Prescrire (Prescribe), an independent journal, is calling for the European Medicines Agency (EMA) to remove domperidone from the market, claiming its effectiveness is "too modest to justify the exposure to premature deaths."
Domperidone, sold under the brand name Motilium, and which can be found in pharmacies in the UK, is used to treat nausea and vomiting. The medication has been linked to cardiac rhythm issues. In 2004, the French Transparency Commission (Commission de la transparence française) noted it was of "modest effectiveness" as a treatment.
Patients taking domperidone would be better off either taking a placebo or turning to proton pump inhibitors such as Omeprazole in cases involving acid reflux, according to the the publication.
Prescrire is described as a "registered organism for the continuous training and evaluation of professional practices" on its website. The monthly publication which was set up in 1981 and which "aims to bring clear information to health professionals and, through them, patients about medicines and diagnostics and therapeutics strategies."
It cites Dutch and Canadian studies which found links between cardiac rhythm issues and antipsychotic drugs, a group which domperidone is linked to - in fact Prescrire refers to it as a "hidden" antipsychotic. Sudden deaths caused by cardiac problems are "1.6 to 3.7 times more frequent in the case of exposure to domperidone."
According to the publication's hypothesis, the number of sudden deaths connected to domperidone could have been between 25 and 120 in 2012 in France.
In 2011, the risk of sudden death was flagged up by the French Medicines Agency (Agence Nationale de Sécurité du Médicament et des Produits de Santé, ANSM) and the primary firm who market the product in France. the ANSM also warned against the unauthorised use of Motilium to ease breastfeeding.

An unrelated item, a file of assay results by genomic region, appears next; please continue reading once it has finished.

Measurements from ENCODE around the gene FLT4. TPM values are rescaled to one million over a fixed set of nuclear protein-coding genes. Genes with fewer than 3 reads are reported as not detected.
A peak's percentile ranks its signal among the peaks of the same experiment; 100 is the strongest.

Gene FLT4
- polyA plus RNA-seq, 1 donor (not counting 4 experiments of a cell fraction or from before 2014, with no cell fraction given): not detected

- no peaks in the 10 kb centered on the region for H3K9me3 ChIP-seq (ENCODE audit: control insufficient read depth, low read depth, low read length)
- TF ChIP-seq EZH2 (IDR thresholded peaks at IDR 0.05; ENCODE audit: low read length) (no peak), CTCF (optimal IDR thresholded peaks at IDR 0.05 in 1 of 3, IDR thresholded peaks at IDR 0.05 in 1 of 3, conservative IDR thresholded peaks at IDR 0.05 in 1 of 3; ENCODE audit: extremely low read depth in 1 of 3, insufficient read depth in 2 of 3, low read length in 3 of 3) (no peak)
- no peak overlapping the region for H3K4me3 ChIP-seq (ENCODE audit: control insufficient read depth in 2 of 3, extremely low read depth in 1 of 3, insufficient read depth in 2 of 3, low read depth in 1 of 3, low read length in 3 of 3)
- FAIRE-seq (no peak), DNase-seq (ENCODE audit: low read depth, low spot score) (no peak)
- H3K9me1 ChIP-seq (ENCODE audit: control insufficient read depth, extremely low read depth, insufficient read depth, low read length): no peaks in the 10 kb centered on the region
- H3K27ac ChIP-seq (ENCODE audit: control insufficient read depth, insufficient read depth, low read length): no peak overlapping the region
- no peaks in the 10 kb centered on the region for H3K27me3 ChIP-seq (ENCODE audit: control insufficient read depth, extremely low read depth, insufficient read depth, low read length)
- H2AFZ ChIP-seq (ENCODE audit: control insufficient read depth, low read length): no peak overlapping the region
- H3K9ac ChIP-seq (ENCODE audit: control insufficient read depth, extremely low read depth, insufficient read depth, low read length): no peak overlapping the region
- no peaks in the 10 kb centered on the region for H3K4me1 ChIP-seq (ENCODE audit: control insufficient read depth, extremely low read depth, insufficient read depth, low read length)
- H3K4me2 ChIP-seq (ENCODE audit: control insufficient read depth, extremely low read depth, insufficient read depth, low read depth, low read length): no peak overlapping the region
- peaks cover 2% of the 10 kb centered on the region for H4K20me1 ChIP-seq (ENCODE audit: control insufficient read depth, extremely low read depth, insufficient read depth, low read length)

According to the periodical, which used medical insurance data, approximately seven per cent of adults, which translates to about three million people, received a prescription for the medicine in France in 2012. It is estimated that 23 million people in France received at least one prescription for domperidone between 2003 and 2013.
Prescrire, which blacklisted the domperidone back in January, published on 19 February a paper calling for domperidone to be taken off the market completely.
In March 2013, a review of all domperidone-containing medicines was launched by the EMA at the request of Belgium. The Belgian Medicines Agency raised concerns over the safety of the medicine for patients with heart problems. Domperidone-containing medicines could be purchased over-the-counter in Belgium until the end of 2013, when a new law came into action, making it available only with a prescription.
The EMA has started a full review on the effects of domperidone, evaluating its benefit-to-risk ratio. The conclusion to the review is expected to be published in March of this year.
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